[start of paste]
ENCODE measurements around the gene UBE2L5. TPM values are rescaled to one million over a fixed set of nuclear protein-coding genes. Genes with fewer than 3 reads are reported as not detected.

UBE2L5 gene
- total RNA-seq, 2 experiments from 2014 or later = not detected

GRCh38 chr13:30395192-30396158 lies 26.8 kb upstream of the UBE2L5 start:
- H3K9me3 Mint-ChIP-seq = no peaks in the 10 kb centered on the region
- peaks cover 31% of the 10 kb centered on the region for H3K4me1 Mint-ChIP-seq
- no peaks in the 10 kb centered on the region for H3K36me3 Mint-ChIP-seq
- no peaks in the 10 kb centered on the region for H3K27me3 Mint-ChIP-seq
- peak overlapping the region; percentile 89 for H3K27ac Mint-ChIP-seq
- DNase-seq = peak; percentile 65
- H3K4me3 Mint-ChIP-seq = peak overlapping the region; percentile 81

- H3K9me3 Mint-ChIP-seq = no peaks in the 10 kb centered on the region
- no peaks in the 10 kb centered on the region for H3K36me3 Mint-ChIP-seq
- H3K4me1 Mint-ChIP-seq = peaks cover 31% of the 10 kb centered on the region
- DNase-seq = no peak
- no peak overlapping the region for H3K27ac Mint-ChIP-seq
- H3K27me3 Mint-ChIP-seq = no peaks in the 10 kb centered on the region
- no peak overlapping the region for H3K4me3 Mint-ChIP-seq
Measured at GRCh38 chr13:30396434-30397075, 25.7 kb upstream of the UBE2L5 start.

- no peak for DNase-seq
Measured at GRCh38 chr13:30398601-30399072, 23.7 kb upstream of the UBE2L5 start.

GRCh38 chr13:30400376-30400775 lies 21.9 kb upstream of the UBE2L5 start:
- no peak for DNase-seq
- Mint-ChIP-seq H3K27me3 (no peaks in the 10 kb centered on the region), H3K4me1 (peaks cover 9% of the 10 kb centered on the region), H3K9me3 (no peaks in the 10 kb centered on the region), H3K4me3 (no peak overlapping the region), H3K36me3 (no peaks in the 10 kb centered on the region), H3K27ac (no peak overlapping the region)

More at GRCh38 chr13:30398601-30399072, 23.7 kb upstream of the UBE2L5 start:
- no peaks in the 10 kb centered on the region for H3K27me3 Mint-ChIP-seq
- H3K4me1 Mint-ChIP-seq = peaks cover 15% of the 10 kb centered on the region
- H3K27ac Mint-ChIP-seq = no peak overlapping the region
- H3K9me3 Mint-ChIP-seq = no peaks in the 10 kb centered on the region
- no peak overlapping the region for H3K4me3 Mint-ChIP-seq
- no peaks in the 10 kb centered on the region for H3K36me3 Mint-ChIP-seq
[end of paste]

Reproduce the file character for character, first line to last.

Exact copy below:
ENCODE measurements around the gene UBE2L5. TPM values are rescaled to one million over a fixed set of nuclear protein-coding genes. Genes with fewer than 3 reads are reported as not detected.

UBE2L5 gene
- total RNA-seq, 2 experiments from 2014 or later = not detected

GRCh38 chr13:30395192-30396158 lies 26.8 kb upstream of the UBE2L5 start:
- H3K9me3 Mint-ChIP-seq = no peaks in the 10 kb centered on the region
- peaks cover 31% of the 10 kb centered on the region for H3K4me1 Mint-ChIP-seq
- no peaks in the 10 kb centered on the region for H3K36me3 Mint-ChIP-seq
- no peaks in the 10 kb centered on the region for H3K27me3 Mint-ChIP-seq
- peak overlapping the region; percentile 89 for H3K27ac Mint-ChIP-seq
- DNase-seq = peak; percentile 65
- H3K4me3 Mint-ChIP-seq = peak overlapping the region; percentile 81

- H3K9me3 Mint-ChIP-seq = no peaks in the 10 kb centered on the region
- no peaks in the 10 kb centered on the region for H3K36me3 Mint-ChIP-seq
- H3K4me1 Mint-ChIP-seq = peaks cover 31% of the 10 kb centered on the region
- DNase-seq = no peak
- no peak overlapping the region for H3K27ac Mint-ChIP-seq
- H3K27me3 Mint-ChIP-seq = no peaks in the 10 kb centered on the region
- no peak overlapping the region for H3K4me3 Mint-ChIP-seq
Measured at GRCh38 chr13:30396434-30397075, 25.7 kb upstream of the UBE2L5 start.

- no peak for DNase-seq
Measured at GRCh38 chr13:30398601-30399072, 23.7 kb upstream of the UBE2L5 start.

GRCh38 chr13:30400376-30400775 lies 21.9 kb upstream of the UBE2L5 start:
- no peak for DNase-seq
- Mint-ChIP-seq H3K27me3 (no peaks in the 10 kb centered on the region), H3K4me1 (peaks cover 9% of the 10 kb centered on the region), H3K9me3 (no peaks in the 10 kb centered on the region), H3K4me3 (no peak overlapping the region), H3K36me3 (no peaks in the 10 kb centered on the region), H3K27ac (no peak overlapping the region)

More at GRCh38 chr13:30398601-30399072, 23.7 kb upstream of the UBE2L5 start:
- no peaks in the 10 kb centered on the region for H3K27me3 Mint-ChIP-seq
- H3K4me1 Mint-ChIP-seq = peaks cover 15% of the 10 kb centered on the region
- H3K27ac Mint-ChIP-seq = no peak overlapping the region
- H3K9me3 Mint-ChIP-seq = no peaks in the 10 kb centered on the region
- no peak overlapping the region for H3K4me3 Mint-ChIP-seq
- no peaks in the 10 kb centered on the region for H3K36me3 Mint-ChIP-seq